Closing Time: Park Slope’s Pavilion Theater

Image via Cinema Treasures.
Image via Cinema Treasures.

The Pavilion Theater, the seven-screen art deco movie theater at Prospect Park West and 14th Street, will be converted into condos, the Real Deal reported today. According to a permit application filed with the Department of Buildings, Hidrock Realty, the Midtown-based developer that purchased the theater for $16 million in 2006, is planning to construct a 24-unit, six-story building with ground-floor retail space at the site.

There are conflicting reports as to whether the Pavilion will be demolished or converted. The permit application makes it sound like it’ll be the former; as the Real Deal writes, “The developer’s application with the city shows plans for a new six-story building that is slated to replace the 33,000-square-foot cinema.” The new construction is slated to be 54,000-square-feet, with 8,000 of that devoted to commercial space, and the rest to residential space.

But Ethan Geto, a Hidrock Realty spokesman, told DNAinfo that the firm has “no plans” to demolish the Pavilion, but instead wants to open a higher-quality arthouse in its place. Geto told DNAinfo:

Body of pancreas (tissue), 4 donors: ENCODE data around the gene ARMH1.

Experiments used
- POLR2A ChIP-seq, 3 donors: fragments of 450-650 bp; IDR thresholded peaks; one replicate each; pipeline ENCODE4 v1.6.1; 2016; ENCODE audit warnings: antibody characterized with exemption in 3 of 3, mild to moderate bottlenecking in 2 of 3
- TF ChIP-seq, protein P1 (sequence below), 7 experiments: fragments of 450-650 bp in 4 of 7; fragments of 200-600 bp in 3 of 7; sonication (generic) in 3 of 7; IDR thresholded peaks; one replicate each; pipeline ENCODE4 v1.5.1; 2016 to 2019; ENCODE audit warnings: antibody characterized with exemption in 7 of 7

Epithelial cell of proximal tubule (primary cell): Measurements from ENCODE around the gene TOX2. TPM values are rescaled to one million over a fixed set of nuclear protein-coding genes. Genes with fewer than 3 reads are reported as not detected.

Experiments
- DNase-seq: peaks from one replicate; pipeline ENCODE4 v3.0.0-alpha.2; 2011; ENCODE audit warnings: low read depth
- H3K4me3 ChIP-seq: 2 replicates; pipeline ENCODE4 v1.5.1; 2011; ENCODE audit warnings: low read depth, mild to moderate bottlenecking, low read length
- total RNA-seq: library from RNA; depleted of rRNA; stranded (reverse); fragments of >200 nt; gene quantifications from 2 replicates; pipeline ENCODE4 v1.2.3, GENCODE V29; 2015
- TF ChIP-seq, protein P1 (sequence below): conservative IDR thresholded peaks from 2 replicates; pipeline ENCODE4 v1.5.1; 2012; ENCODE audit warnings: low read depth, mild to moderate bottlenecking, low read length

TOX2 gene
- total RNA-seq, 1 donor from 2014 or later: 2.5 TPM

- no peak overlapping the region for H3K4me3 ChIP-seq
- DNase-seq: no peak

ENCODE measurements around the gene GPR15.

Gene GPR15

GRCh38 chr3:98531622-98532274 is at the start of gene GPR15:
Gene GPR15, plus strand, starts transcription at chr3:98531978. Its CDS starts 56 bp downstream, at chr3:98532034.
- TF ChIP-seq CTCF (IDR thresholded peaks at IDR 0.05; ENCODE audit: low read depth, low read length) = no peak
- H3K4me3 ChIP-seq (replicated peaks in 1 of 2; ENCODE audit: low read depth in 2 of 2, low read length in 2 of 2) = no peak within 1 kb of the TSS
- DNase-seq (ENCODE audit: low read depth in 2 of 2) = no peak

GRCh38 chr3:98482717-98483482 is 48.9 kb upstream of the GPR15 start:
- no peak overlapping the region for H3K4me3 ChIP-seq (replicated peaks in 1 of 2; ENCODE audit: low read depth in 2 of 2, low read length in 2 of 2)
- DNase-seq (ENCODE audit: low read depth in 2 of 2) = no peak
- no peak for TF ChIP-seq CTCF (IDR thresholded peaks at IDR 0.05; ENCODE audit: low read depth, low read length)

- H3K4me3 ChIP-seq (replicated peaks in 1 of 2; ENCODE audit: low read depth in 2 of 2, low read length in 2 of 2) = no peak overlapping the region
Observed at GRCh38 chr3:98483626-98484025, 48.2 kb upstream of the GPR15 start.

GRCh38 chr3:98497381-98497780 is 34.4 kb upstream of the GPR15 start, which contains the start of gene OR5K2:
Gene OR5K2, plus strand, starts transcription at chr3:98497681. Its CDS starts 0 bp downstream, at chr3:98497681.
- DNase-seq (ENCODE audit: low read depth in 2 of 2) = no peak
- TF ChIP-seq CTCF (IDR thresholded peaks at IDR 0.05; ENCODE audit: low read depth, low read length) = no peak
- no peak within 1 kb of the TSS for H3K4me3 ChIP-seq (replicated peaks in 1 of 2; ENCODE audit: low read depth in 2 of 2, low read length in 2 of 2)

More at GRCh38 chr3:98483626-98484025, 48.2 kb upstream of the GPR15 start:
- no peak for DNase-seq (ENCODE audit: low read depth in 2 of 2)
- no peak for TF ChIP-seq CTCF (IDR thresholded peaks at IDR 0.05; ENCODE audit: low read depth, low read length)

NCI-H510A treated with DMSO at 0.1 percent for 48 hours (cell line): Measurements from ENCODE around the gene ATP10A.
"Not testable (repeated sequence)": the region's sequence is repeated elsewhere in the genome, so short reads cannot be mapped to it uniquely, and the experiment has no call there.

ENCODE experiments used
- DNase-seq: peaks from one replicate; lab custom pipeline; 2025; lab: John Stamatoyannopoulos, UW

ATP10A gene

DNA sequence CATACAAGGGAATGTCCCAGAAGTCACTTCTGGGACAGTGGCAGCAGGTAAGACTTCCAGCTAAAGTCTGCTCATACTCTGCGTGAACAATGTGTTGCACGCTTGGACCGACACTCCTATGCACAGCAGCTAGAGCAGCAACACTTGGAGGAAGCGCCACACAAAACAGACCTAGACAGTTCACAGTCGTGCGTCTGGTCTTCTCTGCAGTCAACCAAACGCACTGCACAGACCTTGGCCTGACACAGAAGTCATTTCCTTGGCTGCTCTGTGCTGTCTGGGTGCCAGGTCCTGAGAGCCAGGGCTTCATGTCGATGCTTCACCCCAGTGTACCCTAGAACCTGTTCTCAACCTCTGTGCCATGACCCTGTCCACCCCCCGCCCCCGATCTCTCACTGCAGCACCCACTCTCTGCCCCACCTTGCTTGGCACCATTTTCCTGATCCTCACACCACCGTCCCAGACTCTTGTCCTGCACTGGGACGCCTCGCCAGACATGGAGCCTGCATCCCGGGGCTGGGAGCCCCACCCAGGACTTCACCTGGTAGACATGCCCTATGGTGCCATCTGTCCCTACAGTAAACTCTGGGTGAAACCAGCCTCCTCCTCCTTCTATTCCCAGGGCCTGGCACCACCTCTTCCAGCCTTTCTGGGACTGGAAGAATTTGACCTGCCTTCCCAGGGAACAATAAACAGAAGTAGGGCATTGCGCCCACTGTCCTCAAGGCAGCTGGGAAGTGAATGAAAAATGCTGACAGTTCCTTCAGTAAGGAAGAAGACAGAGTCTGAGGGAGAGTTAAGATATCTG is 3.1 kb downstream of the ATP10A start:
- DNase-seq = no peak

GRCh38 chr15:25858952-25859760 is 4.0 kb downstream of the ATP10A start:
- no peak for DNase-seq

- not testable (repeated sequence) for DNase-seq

They’re not going to maintain the current theater for a variety of reasons, but they’re hoping and expecting to provide a better theater. They are diligently working towards incorporating a new theater with a high quality operator that will be more in tune with the kind of fare that the community would appreciate.

That would be welcome since that area of Brooklyn is bereft of movie-going options. The Pavilion, bedbug-ridden hellhole* that it is, nevertheless is the only easily accessible movie house for South Slope, Kensington, and Windsor Terrace residents. Since it’s located in a historic district, development plans must also be approved by the Landmarks Preservation Commission. Hidrock plans to submit their proposal to the LPC in the next few months, and to begin construction by the end of the year.

*As commenter Denis Hurley points out, the theater closed temporarily in 2011 to attempt to eliminate the bedbug problem.